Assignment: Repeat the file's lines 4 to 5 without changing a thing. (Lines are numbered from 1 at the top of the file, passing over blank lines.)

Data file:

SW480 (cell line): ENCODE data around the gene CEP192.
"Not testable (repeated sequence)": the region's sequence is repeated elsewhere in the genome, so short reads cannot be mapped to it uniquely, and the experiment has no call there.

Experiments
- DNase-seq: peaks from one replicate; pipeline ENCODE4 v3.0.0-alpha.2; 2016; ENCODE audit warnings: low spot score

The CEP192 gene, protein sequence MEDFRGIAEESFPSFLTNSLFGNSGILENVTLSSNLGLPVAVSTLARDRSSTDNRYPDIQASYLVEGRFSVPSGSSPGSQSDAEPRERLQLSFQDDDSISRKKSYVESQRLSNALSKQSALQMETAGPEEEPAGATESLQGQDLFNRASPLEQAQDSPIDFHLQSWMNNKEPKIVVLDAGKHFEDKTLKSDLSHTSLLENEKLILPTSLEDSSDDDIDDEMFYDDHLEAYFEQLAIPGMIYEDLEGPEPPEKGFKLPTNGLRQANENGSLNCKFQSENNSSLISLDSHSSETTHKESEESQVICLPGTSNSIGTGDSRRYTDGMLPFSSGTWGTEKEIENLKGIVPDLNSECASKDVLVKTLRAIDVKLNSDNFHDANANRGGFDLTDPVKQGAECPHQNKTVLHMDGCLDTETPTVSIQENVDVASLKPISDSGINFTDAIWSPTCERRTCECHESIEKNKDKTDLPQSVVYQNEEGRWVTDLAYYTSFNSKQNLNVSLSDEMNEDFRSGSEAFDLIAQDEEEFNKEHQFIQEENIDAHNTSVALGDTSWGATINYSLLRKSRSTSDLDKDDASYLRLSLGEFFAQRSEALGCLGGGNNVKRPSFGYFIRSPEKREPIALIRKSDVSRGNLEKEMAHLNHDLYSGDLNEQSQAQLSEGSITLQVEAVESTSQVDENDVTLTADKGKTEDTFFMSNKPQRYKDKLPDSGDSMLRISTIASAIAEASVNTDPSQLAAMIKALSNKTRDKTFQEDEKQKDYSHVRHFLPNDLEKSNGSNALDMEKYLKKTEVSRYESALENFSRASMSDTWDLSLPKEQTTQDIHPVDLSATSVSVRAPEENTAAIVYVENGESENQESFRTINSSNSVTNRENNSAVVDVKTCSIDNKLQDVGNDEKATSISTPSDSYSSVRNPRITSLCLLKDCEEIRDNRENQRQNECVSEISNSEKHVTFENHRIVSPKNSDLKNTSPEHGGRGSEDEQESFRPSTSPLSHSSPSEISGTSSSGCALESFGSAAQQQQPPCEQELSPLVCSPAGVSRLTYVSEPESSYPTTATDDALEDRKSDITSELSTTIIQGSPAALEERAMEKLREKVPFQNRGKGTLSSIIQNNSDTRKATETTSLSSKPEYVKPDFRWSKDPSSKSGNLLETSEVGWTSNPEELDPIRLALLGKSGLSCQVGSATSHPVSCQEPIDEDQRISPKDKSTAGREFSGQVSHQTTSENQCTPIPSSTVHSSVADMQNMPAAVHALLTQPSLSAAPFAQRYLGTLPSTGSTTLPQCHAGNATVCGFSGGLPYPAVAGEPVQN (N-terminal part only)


- DNase-seq: peaks from one replicate; pipeline ENCODE4 v3.0.0-alpha.2; 2016; ENCODE audit warnings: low spot score

The CEP192 gene, protein sequence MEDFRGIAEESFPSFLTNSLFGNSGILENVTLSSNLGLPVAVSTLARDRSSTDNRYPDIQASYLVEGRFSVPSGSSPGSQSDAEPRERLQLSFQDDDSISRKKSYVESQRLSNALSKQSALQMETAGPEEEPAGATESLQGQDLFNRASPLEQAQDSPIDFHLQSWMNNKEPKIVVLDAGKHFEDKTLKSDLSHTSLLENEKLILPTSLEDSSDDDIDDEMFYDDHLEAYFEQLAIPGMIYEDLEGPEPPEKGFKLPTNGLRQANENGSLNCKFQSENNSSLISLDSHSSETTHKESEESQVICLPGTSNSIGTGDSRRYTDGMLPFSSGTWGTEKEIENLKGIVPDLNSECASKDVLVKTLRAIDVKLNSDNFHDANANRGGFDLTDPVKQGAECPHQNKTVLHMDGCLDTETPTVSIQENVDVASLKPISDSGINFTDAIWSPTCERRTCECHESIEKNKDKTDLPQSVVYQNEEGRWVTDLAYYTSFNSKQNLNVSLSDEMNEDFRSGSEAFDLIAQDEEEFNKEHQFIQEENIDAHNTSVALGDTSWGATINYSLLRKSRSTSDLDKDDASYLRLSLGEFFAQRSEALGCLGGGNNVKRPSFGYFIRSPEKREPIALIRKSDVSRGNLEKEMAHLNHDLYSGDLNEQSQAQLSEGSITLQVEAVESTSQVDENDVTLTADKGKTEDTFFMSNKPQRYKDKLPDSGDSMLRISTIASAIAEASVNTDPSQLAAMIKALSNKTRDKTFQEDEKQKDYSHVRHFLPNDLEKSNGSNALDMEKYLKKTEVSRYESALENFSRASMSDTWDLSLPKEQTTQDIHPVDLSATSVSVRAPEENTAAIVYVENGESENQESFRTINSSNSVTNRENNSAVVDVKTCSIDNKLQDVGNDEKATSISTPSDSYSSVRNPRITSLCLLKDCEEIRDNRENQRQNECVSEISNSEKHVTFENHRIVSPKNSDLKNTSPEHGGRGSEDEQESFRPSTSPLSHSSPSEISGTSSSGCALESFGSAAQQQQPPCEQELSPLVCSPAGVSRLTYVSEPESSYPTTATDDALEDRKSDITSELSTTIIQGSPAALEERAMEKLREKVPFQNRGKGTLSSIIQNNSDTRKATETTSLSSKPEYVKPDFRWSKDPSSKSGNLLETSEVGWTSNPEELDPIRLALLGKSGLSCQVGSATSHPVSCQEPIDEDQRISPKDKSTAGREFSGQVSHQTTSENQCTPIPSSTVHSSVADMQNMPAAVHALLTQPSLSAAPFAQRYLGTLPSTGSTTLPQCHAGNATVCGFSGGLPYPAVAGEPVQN (N-terminal part only)